• It is claimed by an anonymous Catholic RE teacher that this decision was made for "purely academic reasons", as if this is a bad thing. What other reasons would there be? A desire to fit the Community Cohesion agenda? To "fight terrorism"? These responsibilities do not belong to RE alone; they are whole school issues, just like SMSC. Surely RE, particularly in the Catholic school, should be an academic subject? It should have its own integrity and its own measures of success irrespective of the context and "current climate". Do other academic subjects "sway with the times"?
  • The choice of studying Islam in Catholic schools previously was not one based on academic rigour, not to help Promote Cohesion arguably.  Schools more likely picked it as they thought they would get higher grades with their particular intake. Is this a reason to be defended and upheld? 
  • Catholic schools do, and will continue to teach Islam; the article implies this is not the case. It will feature in Key Stage 1 to 3, as it always has done.
  • What has a primary school with 90% Muslim pupils got to do with GCSE RS? These pupils will learn about Islam alongside Catholic Christianity just like all pupils in Catholic primary schools.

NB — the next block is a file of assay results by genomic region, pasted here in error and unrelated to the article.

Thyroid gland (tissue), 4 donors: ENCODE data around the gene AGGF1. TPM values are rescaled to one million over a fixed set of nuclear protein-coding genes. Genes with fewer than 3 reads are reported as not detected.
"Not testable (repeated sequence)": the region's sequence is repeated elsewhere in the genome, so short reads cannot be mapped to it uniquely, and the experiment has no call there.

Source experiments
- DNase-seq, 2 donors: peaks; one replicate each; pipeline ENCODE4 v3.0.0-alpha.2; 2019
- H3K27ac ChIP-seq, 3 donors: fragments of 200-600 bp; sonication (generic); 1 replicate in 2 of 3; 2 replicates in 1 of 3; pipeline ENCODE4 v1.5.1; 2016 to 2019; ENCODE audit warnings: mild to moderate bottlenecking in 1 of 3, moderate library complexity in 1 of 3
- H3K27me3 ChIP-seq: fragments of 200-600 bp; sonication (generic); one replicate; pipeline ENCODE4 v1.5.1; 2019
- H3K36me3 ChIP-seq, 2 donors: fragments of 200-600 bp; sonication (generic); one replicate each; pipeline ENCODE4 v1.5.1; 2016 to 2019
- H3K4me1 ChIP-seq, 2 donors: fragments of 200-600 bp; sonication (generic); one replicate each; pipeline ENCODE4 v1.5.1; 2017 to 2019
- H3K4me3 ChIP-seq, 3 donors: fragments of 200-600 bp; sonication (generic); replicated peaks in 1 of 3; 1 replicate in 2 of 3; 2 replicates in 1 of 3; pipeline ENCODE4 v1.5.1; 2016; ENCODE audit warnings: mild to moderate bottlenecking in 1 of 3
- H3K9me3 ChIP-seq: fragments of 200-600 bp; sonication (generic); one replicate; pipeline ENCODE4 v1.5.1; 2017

• It is not true that pupils in Catholic schools "must be religious" (this 'fact' features in the print edition - no longer online?). This is only the case in over-subscription, and even then, the parents of a student with a statement of SEND could request, and be granted, a place in a Catholic school (as well as other situations such as LA students etc). This reinforces the idea of proselytising and forced religion in Catholic schools; something which I absolutely do not believe to be true.
  • The anonymous teacher claimed "all lesson material would need to be rewritten". I cannot see why this would be the case? The majority of the GCSE remains Catholic Christianty, as has been taught previously. Indeed much lesson material will need reworking, but this is due to the more rigorous GCSE course rather than the inclusion or exclusion of Islam. 
This is my personal response to the article, and the inaccuracies within it. I feel that schools with a religious character and those without should be trying to work closer together, reducing the 'them vs us' mentality, especially within RE. There is common ground. However articles such as this are not helpful. The story could have been reported very differently, and more accurately, but that wouldn't have been as exciting as an 'exclusive' for Schools Week. 

NOTE - Since publishing this, Schools Week editor Laura McInery has been in touch to let me know the online version is a corrected version. She also let me know the CES have been given the opportunity to write their own article for next week. Thanks to Laura for this, a sign of good journalism for me! However my concerns remain that often the media, in general, are very quick to report inaccuracies about Catholic education.

Image courtesy of The Telegraph